Seeking out a doctor for your infant or young child can be daunting. While it can take time to develop a relationship with even a good doctor, there are questions that can be asked to help pave the way and find the medical professional who can offer your child the best care.

First Things First

When looking for a pediatrician, ask for a consult appointment. Some clinics and practices will provide patients with a short appointment for a family to ask questions and get to know the physician and the practice. Be sure to bring your child to this appointment and take note of how the doctor attempts to interact with her.

There are family practice physicians who see children. These can be great choices for families, though the doctor's office, as well as his education, may be different.

When visiting the clinic, take stock of the waiting room provisions. A good waiting room will have toys provided for children, space, and possibly separate waiting rooms for sick patients and well patients coming for regular checkups.

Important Questions to Ask

1. What is the average time your patients spend in the waiting room? You may get a sense of this while waiting for your consult appointment. Always having to wait a long time is not pleasant for children or parents, but keep in mind this could mean your doctor does not hurry his patients through appointments.

2. Is there more than one nurse we will work with? Nurses are an integral part of any doctor's practice. Often the ones who help secure appointments and relay important messages, they can help make your visits efficient and helpful for children and doctors.

3. What is your view on immunizations? Regardless of your stance on this issue, getting an answer to this question may give you some idea of how well the pediatrician respects โ€” or doesn't respect โ€” the right of parents to make reasonable health decisions for their children.

4. What is the best way to communicate with you or your nurse โ€” and receive a timely response? Does the doctor provide his email? A telephone number? Is there a message center that will relay urgent messages quickly?

5. Are you the physician my child will regularly see at this practice? Of course, doctors have off-days and vacations. What you want to know is: will this doctor be seeing your child the majority of the time? Is there a nurse practitioner patients can see in case the doctor is out, or will you have a choice of another physician within the practice?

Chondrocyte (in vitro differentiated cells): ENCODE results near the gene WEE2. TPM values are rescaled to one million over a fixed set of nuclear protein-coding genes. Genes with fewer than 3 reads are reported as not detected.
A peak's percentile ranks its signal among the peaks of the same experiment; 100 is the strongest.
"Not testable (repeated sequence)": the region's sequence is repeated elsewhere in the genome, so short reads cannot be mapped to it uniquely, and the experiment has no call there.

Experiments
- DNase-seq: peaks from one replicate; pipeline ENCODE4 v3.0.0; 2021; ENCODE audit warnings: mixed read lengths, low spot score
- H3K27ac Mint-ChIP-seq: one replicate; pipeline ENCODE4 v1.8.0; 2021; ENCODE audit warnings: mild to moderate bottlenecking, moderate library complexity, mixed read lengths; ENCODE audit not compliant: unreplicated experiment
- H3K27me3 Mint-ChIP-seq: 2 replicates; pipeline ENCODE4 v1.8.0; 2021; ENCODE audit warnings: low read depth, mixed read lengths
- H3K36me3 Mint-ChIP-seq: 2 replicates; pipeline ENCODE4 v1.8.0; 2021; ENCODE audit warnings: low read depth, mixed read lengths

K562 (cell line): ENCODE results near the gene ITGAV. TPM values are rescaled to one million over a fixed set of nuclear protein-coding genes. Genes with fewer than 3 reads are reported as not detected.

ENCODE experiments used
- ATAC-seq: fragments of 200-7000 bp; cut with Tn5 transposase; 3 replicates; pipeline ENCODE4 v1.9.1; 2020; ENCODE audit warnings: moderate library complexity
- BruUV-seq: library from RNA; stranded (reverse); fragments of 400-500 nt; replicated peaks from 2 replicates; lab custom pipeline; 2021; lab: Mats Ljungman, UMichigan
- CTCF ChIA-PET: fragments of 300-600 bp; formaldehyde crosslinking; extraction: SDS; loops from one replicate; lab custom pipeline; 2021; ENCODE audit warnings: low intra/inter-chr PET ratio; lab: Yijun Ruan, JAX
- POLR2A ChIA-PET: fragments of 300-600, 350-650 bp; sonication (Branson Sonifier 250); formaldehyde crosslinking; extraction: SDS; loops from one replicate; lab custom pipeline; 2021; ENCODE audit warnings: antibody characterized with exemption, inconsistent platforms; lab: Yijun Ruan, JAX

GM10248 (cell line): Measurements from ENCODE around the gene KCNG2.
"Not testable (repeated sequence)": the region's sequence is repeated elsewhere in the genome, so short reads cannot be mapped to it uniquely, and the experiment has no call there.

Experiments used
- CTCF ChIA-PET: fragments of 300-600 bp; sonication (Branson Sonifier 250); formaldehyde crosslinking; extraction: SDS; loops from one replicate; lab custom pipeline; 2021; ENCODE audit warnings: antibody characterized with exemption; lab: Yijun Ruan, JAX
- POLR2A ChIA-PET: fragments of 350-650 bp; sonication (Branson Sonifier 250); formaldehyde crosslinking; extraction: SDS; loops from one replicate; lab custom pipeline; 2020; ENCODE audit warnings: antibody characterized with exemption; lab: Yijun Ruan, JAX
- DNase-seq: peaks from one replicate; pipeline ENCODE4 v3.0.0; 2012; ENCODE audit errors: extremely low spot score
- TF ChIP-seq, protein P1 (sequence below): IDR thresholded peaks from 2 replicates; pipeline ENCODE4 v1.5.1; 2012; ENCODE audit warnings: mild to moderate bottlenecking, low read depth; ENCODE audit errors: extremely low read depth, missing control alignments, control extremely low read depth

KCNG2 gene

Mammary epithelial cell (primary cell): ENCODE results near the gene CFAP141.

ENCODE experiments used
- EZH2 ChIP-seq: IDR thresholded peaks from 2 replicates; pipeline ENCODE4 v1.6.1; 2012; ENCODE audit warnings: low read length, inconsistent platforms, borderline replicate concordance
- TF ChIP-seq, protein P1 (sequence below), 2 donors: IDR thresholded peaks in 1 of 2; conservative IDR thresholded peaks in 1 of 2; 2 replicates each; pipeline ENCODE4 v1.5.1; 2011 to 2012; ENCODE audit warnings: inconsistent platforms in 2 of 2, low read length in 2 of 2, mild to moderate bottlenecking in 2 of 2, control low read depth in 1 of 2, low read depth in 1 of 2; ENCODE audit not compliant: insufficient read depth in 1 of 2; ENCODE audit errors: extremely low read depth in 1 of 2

6. What education have you had on infant and early childhood development? Many practicing pediatricians have had far less formal education on development than teachers and early intervention workers. When taking your child for a well-child checkup, it's important that the physician be able to observe your child some, and not rely entirely on a list of questions.

In this recent interview with Dr. Gregory Hagan, president of the Massachusetts chapter of the American Academy of Pediatrics, Irene Sege of Strategies for Children wrote about Hagan's desire for child development professionals and medical professionals to demonstrate more integration in serving families:

"One of his goals is to familiarize pediatricians with the research on the benefits of high-quality early education and the importance of early childhood development."

7. Do you have any areas of specialty or research? Do you have a child with special needs, or one with special health considerations? It may be best for you to find a pediatrician that can help with any conditions your child may have, or simply have a good doctor who can effectively and willingly access resources for you.

8. Do you see the practice of medicine as an art or a science? This may be a lot to load on a doctor on the first visit, but the point is to find out if the doctor takes a regular course of action for standard conditions with every patient, or if he takes individuals into consideration when making medical decisions for his patients. Ask the doctor to expand on his answer if you're not satisfied.

It can be hard to get an idea of a physician's consistent practices with just one office visit. If, after receiving referrals from friends or family, you find one with whom you feel comfortable, your following visits will be the best telling sign for how well this pediatrician fits with your family and whether or not he or she is the best pediatrician for your child.

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